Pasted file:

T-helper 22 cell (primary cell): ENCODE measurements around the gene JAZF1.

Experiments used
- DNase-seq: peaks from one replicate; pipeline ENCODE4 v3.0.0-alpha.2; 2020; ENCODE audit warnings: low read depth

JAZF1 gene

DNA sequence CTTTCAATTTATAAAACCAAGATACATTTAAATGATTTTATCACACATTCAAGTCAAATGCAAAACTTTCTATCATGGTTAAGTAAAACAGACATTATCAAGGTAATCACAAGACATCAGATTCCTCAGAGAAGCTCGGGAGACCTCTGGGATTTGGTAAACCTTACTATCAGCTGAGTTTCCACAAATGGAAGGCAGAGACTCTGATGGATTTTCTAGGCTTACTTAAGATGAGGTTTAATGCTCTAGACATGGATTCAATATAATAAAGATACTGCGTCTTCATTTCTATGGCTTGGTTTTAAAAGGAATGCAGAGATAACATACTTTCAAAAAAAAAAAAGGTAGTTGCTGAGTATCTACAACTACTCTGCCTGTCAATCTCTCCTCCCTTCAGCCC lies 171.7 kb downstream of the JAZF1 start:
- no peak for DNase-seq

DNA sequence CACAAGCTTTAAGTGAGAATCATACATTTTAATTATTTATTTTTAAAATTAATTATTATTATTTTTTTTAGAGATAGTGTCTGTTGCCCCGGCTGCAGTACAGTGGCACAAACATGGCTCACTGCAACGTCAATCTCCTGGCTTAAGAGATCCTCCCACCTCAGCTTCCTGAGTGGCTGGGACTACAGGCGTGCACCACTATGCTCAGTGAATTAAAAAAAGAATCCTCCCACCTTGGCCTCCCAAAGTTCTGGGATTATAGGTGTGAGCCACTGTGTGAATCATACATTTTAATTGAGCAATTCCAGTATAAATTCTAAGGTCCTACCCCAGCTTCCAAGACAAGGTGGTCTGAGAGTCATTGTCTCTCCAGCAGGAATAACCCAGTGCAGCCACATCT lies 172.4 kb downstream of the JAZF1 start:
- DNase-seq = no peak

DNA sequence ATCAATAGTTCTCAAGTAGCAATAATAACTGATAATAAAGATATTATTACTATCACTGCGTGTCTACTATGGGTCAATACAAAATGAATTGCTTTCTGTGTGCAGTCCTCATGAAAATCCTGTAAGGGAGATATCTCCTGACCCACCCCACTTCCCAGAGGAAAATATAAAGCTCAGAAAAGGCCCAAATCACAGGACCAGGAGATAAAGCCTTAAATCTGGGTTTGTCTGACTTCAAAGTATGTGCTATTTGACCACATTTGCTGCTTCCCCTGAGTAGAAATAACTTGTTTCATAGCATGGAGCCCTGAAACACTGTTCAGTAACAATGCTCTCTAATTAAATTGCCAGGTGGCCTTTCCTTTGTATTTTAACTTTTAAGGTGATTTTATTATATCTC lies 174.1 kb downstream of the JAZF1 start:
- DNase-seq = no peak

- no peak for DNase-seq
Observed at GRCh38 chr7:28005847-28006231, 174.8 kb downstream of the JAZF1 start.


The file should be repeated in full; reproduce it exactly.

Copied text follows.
T-helper 22 cell (primary cell): ENCODE measurements around the gene JAZF1.

Experiments used
- DNase-seq: peaks from one replicate; pipeline ENCODE4 v3.0.0-alpha.2; 2020; ENCODE audit warnings: low read depth

JAZF1 gene

DNA sequence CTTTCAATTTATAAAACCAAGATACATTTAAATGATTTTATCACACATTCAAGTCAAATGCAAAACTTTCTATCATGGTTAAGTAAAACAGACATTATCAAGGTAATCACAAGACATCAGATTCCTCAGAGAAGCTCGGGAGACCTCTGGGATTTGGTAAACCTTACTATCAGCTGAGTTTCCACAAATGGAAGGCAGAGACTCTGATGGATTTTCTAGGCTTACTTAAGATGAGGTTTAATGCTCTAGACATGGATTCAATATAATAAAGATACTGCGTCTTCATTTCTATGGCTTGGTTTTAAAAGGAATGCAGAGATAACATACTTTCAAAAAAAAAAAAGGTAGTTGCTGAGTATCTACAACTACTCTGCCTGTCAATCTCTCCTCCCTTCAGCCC lies 171.7 kb downstream of the JAZF1 start:
- no peak for DNase-seq

DNA sequence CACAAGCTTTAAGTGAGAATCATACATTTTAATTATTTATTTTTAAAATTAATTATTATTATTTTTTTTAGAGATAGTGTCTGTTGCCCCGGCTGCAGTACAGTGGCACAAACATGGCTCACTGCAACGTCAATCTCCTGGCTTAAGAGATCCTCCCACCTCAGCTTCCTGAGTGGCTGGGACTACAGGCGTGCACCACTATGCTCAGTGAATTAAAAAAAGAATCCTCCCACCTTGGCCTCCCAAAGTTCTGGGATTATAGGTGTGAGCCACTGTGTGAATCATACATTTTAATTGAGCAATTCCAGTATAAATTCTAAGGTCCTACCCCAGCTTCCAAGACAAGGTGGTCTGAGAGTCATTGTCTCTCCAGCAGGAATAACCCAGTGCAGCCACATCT lies 172.4 kb downstream of the JAZF1 start:
- DNase-seq = no peak

DNA sequence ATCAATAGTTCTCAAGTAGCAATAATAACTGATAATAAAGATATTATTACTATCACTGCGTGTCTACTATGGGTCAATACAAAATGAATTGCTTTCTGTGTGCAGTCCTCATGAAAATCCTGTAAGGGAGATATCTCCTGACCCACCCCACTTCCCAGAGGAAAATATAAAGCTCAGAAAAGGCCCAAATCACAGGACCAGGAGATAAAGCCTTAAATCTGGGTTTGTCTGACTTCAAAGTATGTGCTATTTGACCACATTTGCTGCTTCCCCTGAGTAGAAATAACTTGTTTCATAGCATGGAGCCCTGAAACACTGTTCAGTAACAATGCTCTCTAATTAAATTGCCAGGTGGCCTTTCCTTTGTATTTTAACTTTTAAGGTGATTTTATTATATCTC lies 174.1 kb downstream of the JAZF1 start:
- DNase-seq = no peak

- no peak for DNase-seq
Observed at GRCh38 chr7:28005847-28006231, 174.8 kb downstream of the JAZF1 start.